You have gotten great advice already. But I did want to make one angle explicit: she has (obviously) put a lot of time, money and energy into getting a nursing license in the first place. If she does not stay active in patient care, it gets harder and harder to renew the license down the road. So in my opinion, until/unless she is certain of a non-nursing career path, she should do what it takes to keep that credential while exploring other interests. I think the 20 hr/wk job is the best of both worlds - keep up to date clinically, while having plenty of time to start a side hustle as a personal trainer.

BTW, a lady near me is a PT, who is also a certified yoga instructor, and who has now started her own company providing wellness, nutrition, and exercise counseling to harried affluent suburbia. So the combo for your wife of being both a nurse (with an active license) and a wellness coach/trainer could be powerful and accelerate her business.

As for needing her parents' approval - most of us can relate to that on some level or another - and it's way easier said than done, but at some point, she just has to break free. This may require counseling.

Good luck to both of you!

2Birds1Stone

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Re: DW facing a career dilemma
« Reply #13 on: September 19, 2017, 03:40:33 PM »
I'm in the camp where I think 20 hours a week at a reasonably high paying job is an awesome way to make time for a second career like PT.

PT's often don't work too many hours back to back, so the workload is also likely to be in the single to low double digit hours at first, if her PTing takes off? Great! Quit nursing and pursue full time, PT she should make at least $40/hr unless she's employed by a commercial gym, then it's paid slavery.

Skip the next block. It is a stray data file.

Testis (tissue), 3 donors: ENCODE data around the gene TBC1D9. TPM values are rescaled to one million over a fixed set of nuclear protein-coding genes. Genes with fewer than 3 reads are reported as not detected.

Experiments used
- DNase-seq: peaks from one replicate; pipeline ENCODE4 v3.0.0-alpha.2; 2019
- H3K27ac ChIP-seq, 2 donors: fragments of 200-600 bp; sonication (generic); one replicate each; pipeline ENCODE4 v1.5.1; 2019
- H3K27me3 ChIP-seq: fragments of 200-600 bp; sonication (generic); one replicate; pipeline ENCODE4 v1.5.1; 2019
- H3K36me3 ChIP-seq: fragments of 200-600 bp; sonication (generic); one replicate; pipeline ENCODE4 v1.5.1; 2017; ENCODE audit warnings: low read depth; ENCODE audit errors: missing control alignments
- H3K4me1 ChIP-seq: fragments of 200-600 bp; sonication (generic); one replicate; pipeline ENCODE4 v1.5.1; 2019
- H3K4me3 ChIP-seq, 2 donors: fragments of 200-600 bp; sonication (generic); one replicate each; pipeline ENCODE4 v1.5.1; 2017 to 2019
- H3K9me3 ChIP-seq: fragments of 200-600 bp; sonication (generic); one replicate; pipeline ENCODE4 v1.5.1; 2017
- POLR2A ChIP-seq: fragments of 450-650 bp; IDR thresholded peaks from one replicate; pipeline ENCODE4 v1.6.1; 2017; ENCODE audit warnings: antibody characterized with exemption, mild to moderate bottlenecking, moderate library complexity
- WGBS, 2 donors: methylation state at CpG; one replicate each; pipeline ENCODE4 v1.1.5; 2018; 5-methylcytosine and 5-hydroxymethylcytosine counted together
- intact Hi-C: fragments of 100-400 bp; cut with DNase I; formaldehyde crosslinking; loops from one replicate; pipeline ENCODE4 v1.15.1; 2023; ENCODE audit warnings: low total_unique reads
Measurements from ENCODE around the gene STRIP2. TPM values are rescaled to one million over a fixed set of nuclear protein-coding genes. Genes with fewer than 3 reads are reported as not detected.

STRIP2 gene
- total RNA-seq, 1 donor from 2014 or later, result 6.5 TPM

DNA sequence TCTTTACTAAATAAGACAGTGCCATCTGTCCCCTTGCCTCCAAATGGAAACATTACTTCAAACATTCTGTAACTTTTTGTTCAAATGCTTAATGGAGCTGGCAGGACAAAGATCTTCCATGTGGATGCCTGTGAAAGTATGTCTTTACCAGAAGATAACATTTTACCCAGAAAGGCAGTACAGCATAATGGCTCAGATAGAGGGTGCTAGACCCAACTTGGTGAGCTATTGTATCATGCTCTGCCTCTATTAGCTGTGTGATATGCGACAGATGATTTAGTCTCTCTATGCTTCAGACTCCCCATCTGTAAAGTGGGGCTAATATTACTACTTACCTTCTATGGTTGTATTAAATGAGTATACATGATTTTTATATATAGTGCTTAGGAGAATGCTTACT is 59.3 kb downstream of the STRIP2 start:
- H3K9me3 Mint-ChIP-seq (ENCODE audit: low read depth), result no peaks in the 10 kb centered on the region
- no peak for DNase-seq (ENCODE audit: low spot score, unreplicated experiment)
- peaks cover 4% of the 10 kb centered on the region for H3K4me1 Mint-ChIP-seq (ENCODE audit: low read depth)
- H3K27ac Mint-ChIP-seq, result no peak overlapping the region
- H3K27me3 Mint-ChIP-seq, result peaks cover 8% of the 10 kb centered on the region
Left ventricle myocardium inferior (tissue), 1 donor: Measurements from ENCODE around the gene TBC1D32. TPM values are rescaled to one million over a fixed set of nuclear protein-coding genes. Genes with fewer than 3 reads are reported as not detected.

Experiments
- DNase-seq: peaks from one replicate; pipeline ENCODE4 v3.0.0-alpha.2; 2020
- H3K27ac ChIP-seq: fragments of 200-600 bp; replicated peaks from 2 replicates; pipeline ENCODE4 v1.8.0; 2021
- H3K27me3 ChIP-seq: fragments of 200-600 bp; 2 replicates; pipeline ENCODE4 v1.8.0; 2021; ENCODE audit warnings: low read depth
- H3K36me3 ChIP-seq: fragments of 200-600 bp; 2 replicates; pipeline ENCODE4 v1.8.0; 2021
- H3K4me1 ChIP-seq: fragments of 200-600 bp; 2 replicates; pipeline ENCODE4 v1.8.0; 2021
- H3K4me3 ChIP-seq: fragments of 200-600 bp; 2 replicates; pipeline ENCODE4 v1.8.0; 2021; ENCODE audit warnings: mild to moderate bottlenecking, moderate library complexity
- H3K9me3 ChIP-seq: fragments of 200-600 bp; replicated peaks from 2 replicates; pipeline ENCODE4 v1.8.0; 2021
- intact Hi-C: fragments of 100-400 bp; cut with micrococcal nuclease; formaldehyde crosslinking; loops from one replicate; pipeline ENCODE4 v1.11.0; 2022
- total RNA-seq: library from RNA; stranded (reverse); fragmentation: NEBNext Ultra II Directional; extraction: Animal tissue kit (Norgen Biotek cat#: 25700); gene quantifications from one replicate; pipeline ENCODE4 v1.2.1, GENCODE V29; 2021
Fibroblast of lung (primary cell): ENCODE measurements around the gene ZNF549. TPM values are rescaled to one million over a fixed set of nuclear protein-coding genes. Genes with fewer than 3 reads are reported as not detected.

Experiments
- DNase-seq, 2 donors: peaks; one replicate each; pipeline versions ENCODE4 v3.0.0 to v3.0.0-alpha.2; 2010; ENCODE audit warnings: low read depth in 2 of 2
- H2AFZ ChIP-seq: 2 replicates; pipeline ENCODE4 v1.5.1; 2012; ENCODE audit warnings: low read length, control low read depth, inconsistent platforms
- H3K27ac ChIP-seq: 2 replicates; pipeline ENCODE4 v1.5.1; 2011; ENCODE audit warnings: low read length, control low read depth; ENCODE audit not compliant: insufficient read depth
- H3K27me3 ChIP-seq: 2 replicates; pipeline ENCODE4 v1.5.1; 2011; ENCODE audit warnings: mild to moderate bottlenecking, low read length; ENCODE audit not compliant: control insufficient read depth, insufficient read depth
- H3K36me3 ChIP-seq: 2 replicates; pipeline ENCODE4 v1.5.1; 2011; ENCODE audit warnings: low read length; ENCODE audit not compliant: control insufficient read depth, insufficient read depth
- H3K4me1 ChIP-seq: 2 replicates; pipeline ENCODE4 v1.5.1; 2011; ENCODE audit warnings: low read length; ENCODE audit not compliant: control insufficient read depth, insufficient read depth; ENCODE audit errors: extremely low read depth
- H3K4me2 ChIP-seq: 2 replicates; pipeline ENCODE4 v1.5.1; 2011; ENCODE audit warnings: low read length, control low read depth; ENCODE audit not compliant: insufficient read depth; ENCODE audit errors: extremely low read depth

Zero Degrees

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Re: DW facing a career dilemma
« Reply #14 on: September 19, 2017, 05:29:06 PM »
First, congrats on the new job!

As a fellow RN, I can totally understand where your wife is coming from.  Nursing is hard and oftentimes thankless and it can wear on a person.

The thing about nursing is you can do many other things besides direct patient care. I had a love/hate relationship with it, so when the opportunity presented itself to do other work, I grabbed it.

I still work in healthcare and I am required to maintain my RN license, but I have not touched a patient in 10 years! This was the perfect balance for me after burning out because I could still work in the field I loved, yet maintain my sanity. I furthered my education beyond the nursing, but chose a route that I wasn't boxed into only being a nurse.

I personally think an RN/Personal Trainer would be a fantastic combination.  I think she should go for it if you two can make it happen. I would also recommend she maintain her license because it will help her and it's a bitch to get it back if you let it lapse as a couple of my nurse friends did.


DrMoneyTails

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Re: DW facing a career dilemma
« Reply #15 on: September 20, 2017, 04:36:26 AM »
You have gotten great advice already. But I did want to make one angle explicit: she has (obviously) put a lot of time, money and energy into getting a nursing license in the first place. If she does not stay active in patient care, it gets harder and harder to renew the license down the road. So in my opinion, until/unless she is certain of a non-nursing career path, she should do what it takes to keep that credential while exploring other interests. I think the 20 hr/wk job is the best of both worlds - keep up to date clinically, while having plenty of time to start a side hustle as a personal trainer.

BTW, a lady near me is a PT, who is also a certified yoga instructor, and who has now started her own company providing wellness, nutrition, and exercise counseling to harried affluent suburbia. So the combo for your wife of being both a nurse (with an active license) and a wellness coach/trainer could be powerful and accelerate her business.